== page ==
Anzio,” lasted four months—until the end of May 1944—and left about 25,000
Allied and 30,000 Axis casualties. During the year after Anzio, German armies
continued to put up strong resistance. The effort to free Italy did not succeed until
The Battle of the BulgeIn October 1944,
Americans captured their first German town, Aachen.
Hitler responded with a desperate last-gasp offensive. He
ordered his troops to break through the Allied lines and to
recapture the Belgian port of Antwerp. This bold move,
the Führer hoped, would disrupt the enemy’s supply lines
and demoralize the Allies.
Korematsu v. United StatesIn 1944, the Supreme Court decided, in
Korematsu v. United States, that the government’s policy of evacuating Japanese
Americans to camps was justified on the basis of “military necessity.”
Death of HitlerHitler shot himself
while his new wife swallowed
poison. In accordance with
Hitler’s orders, the two bodies
were carried outside, soaked
with gasoline, and burned.
V-E DayGeneral Eisenhower accepted the unconditional surrender of
the Third Reich. On May 8, 1945, the Allies celebrated V-E Day—Victory in
Europe Day. The war in Europe was finally over
Harry S. TrumanPresident Roosevelt did not live to see V-E Day. On
April 12, 1945, while posing for a portrait in Warm Springs, Georgia, the president
had a stroke and died. That night, Vice President Harry S. Truman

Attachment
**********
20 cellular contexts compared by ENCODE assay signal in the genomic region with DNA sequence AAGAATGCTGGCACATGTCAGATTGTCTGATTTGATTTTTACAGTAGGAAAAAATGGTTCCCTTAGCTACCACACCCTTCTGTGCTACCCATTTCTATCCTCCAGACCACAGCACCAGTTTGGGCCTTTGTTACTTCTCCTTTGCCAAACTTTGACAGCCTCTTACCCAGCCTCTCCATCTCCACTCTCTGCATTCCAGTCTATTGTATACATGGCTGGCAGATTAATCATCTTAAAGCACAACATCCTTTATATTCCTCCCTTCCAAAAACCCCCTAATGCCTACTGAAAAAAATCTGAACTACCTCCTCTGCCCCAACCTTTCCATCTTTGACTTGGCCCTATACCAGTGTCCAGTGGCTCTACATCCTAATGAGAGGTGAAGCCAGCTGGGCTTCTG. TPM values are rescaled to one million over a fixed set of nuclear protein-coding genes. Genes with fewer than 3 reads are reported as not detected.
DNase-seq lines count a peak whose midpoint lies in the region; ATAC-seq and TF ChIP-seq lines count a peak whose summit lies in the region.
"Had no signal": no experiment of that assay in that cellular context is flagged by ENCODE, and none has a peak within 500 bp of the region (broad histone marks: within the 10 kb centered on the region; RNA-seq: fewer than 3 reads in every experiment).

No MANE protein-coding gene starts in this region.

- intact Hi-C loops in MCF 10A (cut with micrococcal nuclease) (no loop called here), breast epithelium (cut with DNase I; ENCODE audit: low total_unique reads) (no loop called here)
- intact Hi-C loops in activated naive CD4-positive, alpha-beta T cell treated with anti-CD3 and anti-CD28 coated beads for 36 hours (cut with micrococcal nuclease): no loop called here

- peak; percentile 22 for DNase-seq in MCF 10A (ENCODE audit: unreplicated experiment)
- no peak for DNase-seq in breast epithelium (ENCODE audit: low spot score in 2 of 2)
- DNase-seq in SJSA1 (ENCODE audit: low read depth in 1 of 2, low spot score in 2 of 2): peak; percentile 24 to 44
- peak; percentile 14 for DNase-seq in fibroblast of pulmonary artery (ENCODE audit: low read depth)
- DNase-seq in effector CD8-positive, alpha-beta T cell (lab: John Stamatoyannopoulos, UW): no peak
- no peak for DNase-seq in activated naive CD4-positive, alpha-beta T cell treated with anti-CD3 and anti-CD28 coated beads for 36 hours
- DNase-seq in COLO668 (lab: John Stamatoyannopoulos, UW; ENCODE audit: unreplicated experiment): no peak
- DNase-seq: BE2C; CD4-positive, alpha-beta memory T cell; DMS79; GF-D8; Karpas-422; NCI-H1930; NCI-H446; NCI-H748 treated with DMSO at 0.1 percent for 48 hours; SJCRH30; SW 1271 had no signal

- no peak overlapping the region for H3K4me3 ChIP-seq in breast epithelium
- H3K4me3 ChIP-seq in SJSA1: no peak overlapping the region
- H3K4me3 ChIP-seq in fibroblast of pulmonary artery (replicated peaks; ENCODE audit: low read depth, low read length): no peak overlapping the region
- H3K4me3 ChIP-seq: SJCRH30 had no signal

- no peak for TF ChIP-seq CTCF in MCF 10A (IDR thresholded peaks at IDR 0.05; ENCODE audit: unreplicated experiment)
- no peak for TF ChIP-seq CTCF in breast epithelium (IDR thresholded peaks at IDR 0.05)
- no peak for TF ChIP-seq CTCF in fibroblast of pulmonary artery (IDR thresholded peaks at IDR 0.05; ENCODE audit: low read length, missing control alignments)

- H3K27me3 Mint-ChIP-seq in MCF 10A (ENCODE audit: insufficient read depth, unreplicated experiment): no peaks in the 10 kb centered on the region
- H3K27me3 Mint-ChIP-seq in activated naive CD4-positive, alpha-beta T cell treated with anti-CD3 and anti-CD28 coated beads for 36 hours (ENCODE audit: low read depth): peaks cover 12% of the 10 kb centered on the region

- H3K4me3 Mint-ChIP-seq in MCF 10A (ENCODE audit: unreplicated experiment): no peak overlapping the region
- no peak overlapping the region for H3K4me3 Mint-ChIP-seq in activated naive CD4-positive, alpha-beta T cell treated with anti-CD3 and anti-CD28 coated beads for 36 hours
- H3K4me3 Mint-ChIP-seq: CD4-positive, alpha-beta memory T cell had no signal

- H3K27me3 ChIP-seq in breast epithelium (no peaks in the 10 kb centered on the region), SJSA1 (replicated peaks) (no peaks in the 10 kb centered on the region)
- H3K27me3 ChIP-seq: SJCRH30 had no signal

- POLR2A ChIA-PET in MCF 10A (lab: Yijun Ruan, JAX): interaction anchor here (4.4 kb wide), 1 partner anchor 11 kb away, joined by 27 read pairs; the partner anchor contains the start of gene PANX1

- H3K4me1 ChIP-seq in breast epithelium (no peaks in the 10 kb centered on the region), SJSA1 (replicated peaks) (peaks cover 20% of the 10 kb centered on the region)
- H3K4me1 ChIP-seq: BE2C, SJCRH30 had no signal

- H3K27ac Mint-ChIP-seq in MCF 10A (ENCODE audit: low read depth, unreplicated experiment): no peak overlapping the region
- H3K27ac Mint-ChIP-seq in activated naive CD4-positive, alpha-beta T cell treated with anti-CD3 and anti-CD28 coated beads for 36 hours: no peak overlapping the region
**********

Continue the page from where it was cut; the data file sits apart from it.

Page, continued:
became the nation’s 33rd president.
Office of Price AdministrationRoosevelt responded to prices shooting upward by creating the
Office of Price Administration (OPA). The OPA fought inflation by freezing
prices on most goods. Congress also raised income tax rates and extended the tax
to millions of people who had never paid it before. The higher taxes reduced consumer
demand on scarce goods by leaving workers with less to spend.
War Productions BoardBesides controlling inflation, the government needed to
ensure that the armed forces and war industries received the
resources they needed to win the war. The War
Production Board (WPB) assumed that responsibility.
The WPB decided which companies would convert from
peacetime to wartime production and allocated raw materials
to key industries. The WPB also organized drives to collect
scrap iron, tin cans, paper, rags, and cooking fat for
recycling into war goods.